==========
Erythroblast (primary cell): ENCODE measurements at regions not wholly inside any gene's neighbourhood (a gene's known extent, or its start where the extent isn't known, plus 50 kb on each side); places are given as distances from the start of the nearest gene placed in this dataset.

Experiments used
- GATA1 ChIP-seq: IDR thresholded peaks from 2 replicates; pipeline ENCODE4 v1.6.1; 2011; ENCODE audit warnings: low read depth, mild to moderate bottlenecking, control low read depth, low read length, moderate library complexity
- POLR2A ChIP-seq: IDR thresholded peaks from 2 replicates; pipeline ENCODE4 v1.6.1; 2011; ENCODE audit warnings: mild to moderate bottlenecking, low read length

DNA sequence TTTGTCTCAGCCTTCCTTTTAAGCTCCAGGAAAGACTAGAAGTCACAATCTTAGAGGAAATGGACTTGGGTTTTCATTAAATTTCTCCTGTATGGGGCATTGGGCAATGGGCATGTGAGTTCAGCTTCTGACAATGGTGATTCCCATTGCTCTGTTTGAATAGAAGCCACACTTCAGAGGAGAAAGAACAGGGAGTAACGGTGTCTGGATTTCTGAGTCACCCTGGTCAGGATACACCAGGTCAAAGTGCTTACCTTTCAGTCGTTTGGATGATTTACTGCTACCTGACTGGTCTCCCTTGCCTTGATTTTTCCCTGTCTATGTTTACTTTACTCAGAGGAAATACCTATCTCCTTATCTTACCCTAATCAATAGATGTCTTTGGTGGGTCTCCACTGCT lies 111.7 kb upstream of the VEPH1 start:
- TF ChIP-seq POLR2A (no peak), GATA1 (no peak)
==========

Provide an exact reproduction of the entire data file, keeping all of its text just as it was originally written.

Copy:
Erythroblast (primary cell): ENCODE measurements at regions not wholly inside any gene's neighbourhood (a gene's known extent, or its start where the extent isn't known, plus 50 kb on each side); places are given as distances from the start of the nearest gene placed in this dataset.

Experiments used
- GATA1 ChIP-seq: IDR thresholded peaks from 2 replicates; pipeline ENCODE4 v1.6.1; 2011; ENCODE audit warnings: low read depth, mild to moderate bottlenecking, control low read depth, low read length, moderate library complexity
- POLR2A ChIP-seq: IDR thresholded peaks from 2 replicates; pipeline ENCODE4 v1.6.1; 2011; ENCODE audit warnings: mild to moderate bottlenecking, low read length

DNA sequence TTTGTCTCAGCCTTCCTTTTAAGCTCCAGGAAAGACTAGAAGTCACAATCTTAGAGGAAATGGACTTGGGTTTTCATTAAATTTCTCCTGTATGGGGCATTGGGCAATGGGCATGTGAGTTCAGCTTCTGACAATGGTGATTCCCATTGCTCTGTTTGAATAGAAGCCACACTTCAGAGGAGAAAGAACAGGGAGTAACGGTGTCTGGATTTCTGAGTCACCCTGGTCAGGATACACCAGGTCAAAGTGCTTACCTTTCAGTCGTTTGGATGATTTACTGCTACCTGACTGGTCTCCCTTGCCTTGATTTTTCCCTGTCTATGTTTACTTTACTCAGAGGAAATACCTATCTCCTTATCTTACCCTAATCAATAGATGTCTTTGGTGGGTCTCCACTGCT lies 111.7 kb upstream of the VEPH1 start:
- TF ChIP-seq POLR2A (no peak), GATA1 (no peak)